Ralph Edwards - Fri, 22 Apr 1994

  1. What other cases does Holmes try not to accept?
  2. Are pertinacity and cunning sexual traits?
  3. What does "and all complete" include?
  4. Was five pounds a week excessively high?
  5. Why did Gennaro promise a long stay?
  6. Was it usual for doors to be both locked and barred?
  7. Is all the pacing consistent with but one cigarette-end?
  8. Do cigars and pipes take half a match?
  9. Does the code mentioned suggest a stupid recipient?
  10. Was the attack on Mr. Warren a logical development?
  11. Are Morton, Waylight and Castalotte intended as puns?
  12. Does the distant tinkle suggest the house's history?
  13. Did clearing a space in the box room alert Emilia to danger?
  14. Did Emilia have lunch and dinner that day?
  15. Does writing differ by sex?
  16. Was the code message changed by Watson for dramatic effect?
  17. Who did Gennaro think Gregson was?
  18. Is there significance in the use of knives and not guns?

Chris Redmond - Fri, 4 Oct 1996

     The impossibility of the cipher in this story (because the Italian alphabet isn't exactly the same as the English one) has drawn remark and speculation from Sherlockian scholars for decades. Do such authorial blunders, of which there are examples in many other cases as well, increase or decrease the reader's affection for the stories of Sherlock Holmes?

Sonia Fetherston - Fri, 2 Jan 1998

     The Adventure of the Red Circle.   Who better to clean up the splatters than Mr. Sherlock Holmes? That soap Emilia ordered could really come in handy. My questions and comments as you turn the pages:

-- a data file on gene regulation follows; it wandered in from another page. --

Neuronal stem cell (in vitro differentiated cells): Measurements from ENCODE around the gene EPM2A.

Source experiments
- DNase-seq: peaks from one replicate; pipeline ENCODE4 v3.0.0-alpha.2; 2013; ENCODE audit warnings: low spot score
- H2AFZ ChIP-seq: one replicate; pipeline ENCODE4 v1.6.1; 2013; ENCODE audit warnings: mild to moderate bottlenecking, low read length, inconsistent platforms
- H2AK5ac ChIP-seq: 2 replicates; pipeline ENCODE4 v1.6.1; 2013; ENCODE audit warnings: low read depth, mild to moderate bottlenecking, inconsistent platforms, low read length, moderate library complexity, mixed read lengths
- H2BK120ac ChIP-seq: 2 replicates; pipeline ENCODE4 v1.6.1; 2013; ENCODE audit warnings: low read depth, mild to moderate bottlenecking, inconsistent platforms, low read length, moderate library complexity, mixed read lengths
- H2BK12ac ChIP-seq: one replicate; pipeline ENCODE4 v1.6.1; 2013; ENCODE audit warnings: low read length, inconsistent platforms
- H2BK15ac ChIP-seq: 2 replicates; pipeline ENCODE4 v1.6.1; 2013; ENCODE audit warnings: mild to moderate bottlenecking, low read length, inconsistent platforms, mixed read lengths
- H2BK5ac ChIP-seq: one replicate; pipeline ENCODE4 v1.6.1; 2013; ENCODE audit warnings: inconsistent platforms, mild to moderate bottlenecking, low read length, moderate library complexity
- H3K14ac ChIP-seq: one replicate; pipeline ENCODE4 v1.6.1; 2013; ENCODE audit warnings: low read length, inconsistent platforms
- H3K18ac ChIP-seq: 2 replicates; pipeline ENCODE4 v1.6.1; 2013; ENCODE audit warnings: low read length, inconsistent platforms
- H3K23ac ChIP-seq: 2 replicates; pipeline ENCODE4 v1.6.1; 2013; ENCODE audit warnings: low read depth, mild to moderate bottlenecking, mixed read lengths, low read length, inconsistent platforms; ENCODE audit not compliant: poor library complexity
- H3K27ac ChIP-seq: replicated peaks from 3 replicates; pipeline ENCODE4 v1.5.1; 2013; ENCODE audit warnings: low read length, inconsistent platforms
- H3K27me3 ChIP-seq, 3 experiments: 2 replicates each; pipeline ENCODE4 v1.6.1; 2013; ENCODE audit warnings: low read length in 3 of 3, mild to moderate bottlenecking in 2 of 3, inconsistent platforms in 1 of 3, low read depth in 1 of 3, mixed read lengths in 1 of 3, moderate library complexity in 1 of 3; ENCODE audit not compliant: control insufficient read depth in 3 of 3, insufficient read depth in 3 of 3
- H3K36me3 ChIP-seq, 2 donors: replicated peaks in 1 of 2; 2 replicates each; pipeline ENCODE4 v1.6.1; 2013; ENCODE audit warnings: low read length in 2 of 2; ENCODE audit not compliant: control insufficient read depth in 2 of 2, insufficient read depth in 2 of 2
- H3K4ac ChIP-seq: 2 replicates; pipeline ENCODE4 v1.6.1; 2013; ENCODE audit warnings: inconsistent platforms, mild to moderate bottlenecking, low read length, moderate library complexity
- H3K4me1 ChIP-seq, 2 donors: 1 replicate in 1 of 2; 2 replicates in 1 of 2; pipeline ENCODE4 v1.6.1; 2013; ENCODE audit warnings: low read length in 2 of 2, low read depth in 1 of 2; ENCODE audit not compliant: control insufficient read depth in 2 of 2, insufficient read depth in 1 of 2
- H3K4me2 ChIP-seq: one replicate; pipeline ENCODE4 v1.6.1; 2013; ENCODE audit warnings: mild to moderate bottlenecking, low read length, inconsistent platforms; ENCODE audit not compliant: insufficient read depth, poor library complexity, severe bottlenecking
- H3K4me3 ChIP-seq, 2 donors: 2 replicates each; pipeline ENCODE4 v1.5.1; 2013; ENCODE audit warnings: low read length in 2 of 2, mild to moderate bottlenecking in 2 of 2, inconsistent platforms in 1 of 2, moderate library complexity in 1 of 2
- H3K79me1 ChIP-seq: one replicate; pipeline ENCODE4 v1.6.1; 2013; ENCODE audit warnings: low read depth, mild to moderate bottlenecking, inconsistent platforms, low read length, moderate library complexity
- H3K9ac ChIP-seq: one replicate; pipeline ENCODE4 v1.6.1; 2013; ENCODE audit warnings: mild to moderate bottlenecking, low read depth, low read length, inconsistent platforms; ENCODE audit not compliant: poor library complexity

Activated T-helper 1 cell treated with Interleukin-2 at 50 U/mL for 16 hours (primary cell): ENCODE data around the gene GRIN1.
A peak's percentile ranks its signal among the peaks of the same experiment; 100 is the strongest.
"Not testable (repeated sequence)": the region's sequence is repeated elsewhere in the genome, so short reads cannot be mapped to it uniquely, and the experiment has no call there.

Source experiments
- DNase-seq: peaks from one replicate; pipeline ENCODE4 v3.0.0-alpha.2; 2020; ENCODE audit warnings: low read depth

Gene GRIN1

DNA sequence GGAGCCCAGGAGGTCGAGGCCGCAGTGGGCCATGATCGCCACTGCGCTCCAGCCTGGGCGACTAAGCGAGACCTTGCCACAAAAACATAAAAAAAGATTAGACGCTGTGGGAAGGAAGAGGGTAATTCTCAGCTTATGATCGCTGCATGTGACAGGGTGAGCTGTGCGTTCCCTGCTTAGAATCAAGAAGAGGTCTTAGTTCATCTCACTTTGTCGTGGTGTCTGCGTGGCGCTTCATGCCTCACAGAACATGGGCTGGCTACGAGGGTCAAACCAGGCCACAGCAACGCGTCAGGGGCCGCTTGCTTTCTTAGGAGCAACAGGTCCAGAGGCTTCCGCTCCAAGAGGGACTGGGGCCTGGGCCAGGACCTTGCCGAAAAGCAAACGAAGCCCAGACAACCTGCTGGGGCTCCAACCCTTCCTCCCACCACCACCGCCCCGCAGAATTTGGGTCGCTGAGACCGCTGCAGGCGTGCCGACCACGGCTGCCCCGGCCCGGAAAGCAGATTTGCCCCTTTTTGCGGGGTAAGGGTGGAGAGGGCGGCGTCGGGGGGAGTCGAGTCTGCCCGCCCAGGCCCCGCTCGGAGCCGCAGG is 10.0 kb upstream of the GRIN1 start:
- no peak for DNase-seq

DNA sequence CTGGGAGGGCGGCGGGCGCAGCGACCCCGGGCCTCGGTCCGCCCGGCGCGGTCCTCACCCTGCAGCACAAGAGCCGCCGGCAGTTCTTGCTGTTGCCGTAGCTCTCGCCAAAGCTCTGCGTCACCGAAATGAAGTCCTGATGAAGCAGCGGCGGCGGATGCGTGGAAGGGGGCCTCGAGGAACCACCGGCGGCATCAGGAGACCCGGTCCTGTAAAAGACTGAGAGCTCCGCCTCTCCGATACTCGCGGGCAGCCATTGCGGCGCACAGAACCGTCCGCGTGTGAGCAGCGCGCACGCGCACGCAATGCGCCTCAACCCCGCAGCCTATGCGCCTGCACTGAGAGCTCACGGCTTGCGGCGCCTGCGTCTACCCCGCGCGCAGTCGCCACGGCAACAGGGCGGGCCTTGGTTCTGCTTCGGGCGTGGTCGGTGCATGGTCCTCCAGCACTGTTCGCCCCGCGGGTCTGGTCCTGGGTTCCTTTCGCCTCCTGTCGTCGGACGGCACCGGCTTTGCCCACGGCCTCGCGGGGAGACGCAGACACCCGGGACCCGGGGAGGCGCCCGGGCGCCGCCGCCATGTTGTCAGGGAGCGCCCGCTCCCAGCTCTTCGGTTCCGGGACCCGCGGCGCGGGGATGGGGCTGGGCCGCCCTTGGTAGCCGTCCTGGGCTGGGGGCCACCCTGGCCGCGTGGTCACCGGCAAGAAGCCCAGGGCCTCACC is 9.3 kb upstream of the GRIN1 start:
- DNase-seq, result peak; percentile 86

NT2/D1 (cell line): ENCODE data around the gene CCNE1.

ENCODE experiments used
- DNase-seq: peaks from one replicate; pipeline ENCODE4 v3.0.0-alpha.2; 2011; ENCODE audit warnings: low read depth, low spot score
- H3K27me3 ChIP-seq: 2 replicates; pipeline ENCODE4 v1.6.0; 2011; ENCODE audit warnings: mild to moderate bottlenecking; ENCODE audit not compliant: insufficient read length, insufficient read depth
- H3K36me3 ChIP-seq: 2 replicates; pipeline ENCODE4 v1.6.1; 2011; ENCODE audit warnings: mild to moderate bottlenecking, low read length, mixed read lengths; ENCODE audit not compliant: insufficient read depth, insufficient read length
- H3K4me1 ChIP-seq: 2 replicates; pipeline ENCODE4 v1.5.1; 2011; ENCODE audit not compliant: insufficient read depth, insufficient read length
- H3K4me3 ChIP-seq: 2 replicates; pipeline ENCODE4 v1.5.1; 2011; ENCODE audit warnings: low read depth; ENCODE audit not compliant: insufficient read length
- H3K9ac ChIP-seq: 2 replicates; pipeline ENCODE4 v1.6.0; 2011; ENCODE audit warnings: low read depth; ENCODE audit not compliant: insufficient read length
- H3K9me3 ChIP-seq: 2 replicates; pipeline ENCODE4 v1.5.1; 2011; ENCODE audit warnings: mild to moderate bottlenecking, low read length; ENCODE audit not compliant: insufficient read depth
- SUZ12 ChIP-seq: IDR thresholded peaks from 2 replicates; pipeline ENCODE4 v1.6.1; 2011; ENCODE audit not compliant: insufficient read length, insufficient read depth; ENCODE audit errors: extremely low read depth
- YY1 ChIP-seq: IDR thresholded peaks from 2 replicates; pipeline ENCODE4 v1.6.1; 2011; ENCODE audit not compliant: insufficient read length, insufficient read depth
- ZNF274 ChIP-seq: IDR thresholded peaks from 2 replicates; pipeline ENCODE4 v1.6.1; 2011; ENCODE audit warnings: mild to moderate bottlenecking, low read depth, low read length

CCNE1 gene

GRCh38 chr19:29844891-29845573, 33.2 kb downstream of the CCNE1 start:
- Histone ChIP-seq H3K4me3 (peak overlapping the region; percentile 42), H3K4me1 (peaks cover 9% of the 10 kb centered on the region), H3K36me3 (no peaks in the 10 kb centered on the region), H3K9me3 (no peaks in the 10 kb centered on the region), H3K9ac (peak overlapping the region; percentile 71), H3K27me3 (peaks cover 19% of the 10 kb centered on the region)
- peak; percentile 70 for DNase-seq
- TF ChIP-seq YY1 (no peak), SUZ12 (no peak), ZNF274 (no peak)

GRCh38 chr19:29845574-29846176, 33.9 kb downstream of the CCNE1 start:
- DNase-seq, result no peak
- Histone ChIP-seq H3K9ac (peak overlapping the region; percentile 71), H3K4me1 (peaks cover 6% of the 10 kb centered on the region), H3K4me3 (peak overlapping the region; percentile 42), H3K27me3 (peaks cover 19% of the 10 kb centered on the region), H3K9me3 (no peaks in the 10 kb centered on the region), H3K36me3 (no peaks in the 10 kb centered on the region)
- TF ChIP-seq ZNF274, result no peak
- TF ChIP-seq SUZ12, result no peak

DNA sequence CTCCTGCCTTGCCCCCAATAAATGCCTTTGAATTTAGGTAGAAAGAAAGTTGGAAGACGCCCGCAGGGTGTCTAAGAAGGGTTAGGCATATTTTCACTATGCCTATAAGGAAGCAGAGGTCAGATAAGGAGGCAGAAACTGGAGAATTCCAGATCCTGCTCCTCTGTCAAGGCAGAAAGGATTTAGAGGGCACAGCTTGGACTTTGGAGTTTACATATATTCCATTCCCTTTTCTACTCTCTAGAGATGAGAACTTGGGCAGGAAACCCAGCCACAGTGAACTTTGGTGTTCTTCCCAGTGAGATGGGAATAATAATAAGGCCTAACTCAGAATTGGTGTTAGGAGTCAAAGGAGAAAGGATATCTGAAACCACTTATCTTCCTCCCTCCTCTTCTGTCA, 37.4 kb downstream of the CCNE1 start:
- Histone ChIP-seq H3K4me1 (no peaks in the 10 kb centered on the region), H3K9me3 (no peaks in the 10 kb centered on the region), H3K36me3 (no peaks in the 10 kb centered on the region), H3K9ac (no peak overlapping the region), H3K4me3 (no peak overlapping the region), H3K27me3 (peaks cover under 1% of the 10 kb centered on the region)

Steve Clarkson - Fri, 5 Mar 1999

     Mrs. Warren, a landlady, was worried by a new tenant who paid double rent so that he could stay in his rooms without emerging, and who paced ceaselessly from morning to night. She took her concerns to Sherlock Holmes, who said there was nothing to it, that her fears were groundless. But Mrs. Warren insisted there was something amiss, and Holmes agreed reluctantly to keep tabs on the situation.
     The case of the recluse lodger took a dramatic turn when Mrs. Warren's husband was abducted by two or three unknown assailants, bundled into a cab, and then unceremoniously dumped on Hampstead Heath after two hours. Although there was nothing in all this to connect the incident to the mysterious boarder, Mrs. Warren was sure that he was at the root of it and told Holmes that she would evict the roomer before the day was out. Holmes convinced her to be a little more patient, and contrived a way in which he and Watson could get a look at the boarder.
     What followed was a sequence of mysterious signals sent by the medium of passing a candle back and forth across a window of a tenement across the road from Mrs. Warren's house, bloody footprints on the floor of the rooms whence the signals had originated, and the discovery of an enormous man, stabbed in the throat and dead as a doornail, in an inner room. In a few minutes the Mâitre de Chasse will swing the Hounds to the line on the track of this tale of an Italian secret society, unholy "love," murderous plots, and vengeance.